Jason Kingsley seems far too relaxed about the fatal dangers inherent in his daredevil hobby.
“There have been some deaths in jousting,” he says. “But it is usually through inexperience, the wrong safety equipment, and a lot of bad luck combined.”
Putting on an exact replica of a medieval suit of armour, the 53-year-old jousts a dozen or so weekends every year.
Holding a 12ft (3.7m) long steel-tipped wooden lance in front of him, he rides a stallion full pelt towards another would-be knight coming at him in a similarly determined attempt to knock him off his horse.
“You are both moving at about 20mph (32km/h), so [if the other person’s lance hits you] it is like hitting a brick wall at 40mph.
“I have never fallen off, but I have taken three people out of the saddle. Historically people have died, and it is always the lance tip going through the eye slot [of the helmet].”
Given how Jason spends his weekends, you might imagine that his day job is equally daring, that he is some sort of professional stuntman.
Instead, he is the chief executive of one of the UK’s largest computer games companies – Rebellion Developments.
Jason set up the Oxford-based business with his younger brother Chris in 1992, and today it has an annual turnover of more than £25m.
Still wholly owned by the two siblings, its best-selling titles include Sniper Elite and Rogue Trooper.
For the past 17 years the company has also owned cult UK comic book series 2000 AD, and publishes a range of novels.
While Jason doesn’t wear one of his £25,000 suits of armour in the office, he says that he tries to run Rebellion – and all other aspects of his life – according to a medieval knight’s chivalric code of conduct.
“What the code comes down to is try to be a decent person… and there are three parts – bravery, honesty and kindness.
“In business the need to be brave is obvious; the ability to charge forward and seize the opportunity, and do the best that you can with it.
“It is also about exploring new territories and seeking out new markets. It is an essential component in being a leader.”
He adds: “Honesty doesn’t mean telling everyone your secrets, it means dealing fairly with people.
“So in business, I don’t try to get the best deal for myself, I’m trying to get the best deal for both sides.
“This is fairer and the right thing to do, and if the other side makes a profit they will come back and work with me again.
“And kindness is simply about the need to treat people well.”
As a teenager Jason says that he and his brother both loved role-playing games. They would sit around a table with their friends and each take on a fantasy character, such as a wizard or knight.
Dice would then be thrown to determine how the characters interacted with each other, and how the stories developed.
Jason also wrote a number of “gamebooks”, where the reader has to decide how the story develops from multiple-choice options.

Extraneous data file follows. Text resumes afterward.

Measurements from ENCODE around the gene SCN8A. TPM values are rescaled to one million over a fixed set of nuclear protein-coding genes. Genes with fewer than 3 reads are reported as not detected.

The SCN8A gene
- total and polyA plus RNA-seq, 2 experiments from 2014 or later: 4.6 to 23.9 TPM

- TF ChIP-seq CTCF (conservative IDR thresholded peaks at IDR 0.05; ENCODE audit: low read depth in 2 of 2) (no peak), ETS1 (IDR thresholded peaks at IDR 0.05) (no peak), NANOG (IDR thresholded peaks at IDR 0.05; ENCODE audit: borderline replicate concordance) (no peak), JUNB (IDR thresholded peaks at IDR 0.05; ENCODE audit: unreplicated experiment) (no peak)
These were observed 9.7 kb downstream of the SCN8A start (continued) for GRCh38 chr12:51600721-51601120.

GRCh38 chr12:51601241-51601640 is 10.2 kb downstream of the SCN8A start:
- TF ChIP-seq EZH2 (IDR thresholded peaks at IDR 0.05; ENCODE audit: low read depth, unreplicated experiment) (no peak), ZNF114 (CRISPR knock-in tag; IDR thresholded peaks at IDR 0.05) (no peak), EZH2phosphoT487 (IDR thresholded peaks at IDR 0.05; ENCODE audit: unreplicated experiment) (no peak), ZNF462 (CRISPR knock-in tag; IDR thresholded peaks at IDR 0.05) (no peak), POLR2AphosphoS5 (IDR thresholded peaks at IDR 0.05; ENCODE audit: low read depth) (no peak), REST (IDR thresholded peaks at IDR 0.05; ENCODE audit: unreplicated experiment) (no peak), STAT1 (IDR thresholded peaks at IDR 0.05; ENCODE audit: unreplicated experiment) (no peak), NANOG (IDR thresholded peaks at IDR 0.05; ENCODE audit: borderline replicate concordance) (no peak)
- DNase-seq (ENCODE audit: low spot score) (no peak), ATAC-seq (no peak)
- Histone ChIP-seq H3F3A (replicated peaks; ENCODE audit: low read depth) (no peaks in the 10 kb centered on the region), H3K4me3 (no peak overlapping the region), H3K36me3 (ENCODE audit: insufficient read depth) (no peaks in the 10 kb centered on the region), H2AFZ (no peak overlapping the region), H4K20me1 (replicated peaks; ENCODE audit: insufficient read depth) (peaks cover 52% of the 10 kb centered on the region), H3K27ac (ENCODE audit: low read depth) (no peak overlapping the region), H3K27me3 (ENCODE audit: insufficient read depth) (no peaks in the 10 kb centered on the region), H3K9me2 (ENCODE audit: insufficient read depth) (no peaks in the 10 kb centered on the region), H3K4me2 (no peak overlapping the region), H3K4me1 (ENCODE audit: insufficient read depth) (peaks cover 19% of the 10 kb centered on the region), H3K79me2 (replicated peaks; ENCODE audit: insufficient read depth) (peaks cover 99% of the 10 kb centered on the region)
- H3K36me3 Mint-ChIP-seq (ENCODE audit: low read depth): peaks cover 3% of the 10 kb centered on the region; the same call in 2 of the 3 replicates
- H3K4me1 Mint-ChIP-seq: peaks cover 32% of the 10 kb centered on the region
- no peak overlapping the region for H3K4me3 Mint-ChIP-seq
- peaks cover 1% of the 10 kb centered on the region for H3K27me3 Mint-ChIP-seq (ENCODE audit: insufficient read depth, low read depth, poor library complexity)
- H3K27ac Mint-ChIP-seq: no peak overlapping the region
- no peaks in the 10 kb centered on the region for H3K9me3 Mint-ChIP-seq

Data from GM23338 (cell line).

Studying at Oxford University, they started to develop and programme computer games as a hobby. After they both graduated, Jason says they decided to start Rebellion “because we loved games, and we saw an opportunity in making computer games”.
He adds: “It really was just naivety and enthusiasm, but I think that is a really good reason for starting a business, because it is much easier to be successful if you love what you are doing.”
Working on a number of demo games, Rebellion got its first big break in 1993 when it won a contract from then-games giant Atari to produce the title Alien vs Predator.
The game was a bestseller, and Rebellion has never looked back. After making games for other companies, such as James Bond and various titles for The Simpsons, it today tries to focus more on producing and distributing its own material.
Jason says: “We knew we wanted to build up our own IP (intellectual property) and fund our own games, and that is where we are now.
“It has taken us a long time, 25 years to get there… but we now come up with the ideas, fully fund the games, and release them ourselves worldwide. And that’s great, there’s no-one else in the loop.”
Profits from the computer games sales have also been used to expand the business into other areas, such as buying 2000 AD, home to cult comic character Judge Dredd.
While Jason won’t reveal the exact cost of the deal, he says it was “many millions”.
“We felt that 2000 AD was on the decline [under its then-Danish owner], and needed to be owned and cherished by someone British who knew the culture of what it was trying to do.
“I genuinely think it is an important bit of our cultural heritage.”
Gaming industry expert Dan Maher says that Rebellion has been particularly praised for its custodianship of the 2000 AD comic book.
“As the name suggests, the company prides itself on going against the grain, using the money earned from an industry driven by bleeding-edge technology to make uncynical acquisitions in the traditional publishing sector,” says Mr Maher.
“Such moves, driven as they are by real love and appreciation for comics and sci-fi, have earned them great respect from consumers and professionals alike.”
Jason has the boss role on a day-to-day basis at Rebellion, while his brother Chris holds the chief technology officer position.
But before he goes to work, Jason spends two hours every morning looking after his 13 horses, and then two hours again in the evening.
“Yes I could afford to get staff to do it all for me but I like doing it. The horses are my friends, my family,” he says.